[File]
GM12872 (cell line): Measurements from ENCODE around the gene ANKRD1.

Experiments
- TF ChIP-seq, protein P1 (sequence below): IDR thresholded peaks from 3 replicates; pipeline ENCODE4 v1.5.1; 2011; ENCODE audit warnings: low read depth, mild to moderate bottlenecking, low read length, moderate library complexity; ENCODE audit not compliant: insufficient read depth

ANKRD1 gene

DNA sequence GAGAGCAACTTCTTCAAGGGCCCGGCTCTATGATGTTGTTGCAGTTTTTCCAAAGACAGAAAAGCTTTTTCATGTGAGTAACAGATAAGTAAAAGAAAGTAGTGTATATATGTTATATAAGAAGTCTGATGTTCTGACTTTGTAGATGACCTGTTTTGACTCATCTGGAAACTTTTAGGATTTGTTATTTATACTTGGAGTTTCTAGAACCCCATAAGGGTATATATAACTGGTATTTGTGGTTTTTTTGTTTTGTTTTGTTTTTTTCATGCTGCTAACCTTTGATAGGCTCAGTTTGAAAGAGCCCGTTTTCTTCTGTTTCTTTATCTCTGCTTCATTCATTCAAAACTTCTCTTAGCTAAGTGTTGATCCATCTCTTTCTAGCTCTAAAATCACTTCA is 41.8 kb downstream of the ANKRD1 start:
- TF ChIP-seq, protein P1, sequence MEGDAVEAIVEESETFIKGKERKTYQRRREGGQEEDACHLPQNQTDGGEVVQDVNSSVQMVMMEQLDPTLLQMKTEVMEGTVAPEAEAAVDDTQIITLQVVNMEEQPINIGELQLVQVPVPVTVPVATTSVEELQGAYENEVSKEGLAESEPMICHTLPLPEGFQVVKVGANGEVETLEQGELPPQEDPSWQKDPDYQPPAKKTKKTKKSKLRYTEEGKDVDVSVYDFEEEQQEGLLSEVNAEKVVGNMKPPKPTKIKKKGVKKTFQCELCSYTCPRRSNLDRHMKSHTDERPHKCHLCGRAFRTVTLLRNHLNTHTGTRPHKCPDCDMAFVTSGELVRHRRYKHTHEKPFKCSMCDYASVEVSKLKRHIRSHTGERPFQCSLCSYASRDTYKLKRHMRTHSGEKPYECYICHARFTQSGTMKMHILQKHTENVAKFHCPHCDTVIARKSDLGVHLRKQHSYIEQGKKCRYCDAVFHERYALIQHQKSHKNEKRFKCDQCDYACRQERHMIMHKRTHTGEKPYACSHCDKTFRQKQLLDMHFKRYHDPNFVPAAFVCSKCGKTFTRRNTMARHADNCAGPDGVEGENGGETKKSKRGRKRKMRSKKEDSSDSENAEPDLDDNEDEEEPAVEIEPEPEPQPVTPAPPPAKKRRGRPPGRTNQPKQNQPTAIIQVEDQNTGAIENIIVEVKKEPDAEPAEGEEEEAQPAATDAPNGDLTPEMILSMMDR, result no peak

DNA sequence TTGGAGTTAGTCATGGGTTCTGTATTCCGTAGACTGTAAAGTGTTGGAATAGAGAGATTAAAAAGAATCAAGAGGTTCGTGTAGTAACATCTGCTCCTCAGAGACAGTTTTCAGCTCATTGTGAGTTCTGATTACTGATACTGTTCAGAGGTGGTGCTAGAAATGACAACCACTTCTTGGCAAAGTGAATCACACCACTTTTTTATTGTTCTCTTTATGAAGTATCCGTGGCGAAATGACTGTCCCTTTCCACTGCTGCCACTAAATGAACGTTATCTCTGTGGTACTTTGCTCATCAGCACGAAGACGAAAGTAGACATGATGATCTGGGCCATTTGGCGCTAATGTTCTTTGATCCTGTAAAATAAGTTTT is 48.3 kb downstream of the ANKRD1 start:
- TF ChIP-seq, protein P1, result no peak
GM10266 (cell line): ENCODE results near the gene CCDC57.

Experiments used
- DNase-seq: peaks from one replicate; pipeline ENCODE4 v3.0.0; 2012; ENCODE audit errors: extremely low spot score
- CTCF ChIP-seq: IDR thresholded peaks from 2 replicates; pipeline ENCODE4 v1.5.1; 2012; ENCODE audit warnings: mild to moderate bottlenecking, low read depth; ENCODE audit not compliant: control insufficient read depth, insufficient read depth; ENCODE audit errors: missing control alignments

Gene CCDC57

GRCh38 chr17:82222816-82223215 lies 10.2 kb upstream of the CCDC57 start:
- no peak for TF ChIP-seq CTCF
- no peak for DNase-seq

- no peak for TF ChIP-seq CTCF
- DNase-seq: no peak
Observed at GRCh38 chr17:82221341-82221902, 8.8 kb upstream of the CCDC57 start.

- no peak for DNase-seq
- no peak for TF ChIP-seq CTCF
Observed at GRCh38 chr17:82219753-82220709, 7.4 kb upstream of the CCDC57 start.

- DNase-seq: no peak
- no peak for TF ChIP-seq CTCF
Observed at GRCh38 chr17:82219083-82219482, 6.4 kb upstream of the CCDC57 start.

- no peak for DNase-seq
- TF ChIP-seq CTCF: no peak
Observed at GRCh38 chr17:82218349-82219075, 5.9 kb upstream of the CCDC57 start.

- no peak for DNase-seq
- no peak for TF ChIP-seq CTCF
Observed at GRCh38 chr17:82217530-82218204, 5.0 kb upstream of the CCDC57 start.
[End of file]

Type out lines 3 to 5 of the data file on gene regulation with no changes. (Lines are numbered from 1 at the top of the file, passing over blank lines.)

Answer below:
- TF ChIP-seq, protein P1 (sequence below): IDR thresholded peaks from 3 replicates; pipeline ENCODE4 v1.5.1; 2011; ENCODE audit warnings: low read depth, mild to moderate bottlenecking, low read length, moderate library complexity; ENCODE audit not compliant: insufficient read depth

ANKRD1 gene

DNA sequence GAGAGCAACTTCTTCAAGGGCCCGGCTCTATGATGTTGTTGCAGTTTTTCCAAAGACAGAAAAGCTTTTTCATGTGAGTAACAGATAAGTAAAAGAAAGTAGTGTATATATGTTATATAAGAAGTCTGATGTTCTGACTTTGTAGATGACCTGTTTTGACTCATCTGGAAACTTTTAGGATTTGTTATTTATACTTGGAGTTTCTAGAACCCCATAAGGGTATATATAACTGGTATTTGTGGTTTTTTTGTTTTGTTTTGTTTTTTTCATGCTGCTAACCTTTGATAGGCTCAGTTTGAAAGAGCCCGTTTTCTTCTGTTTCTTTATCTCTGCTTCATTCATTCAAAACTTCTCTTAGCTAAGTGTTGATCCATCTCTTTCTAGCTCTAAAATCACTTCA is 41.8 kb downstream of the ANKRD1 start: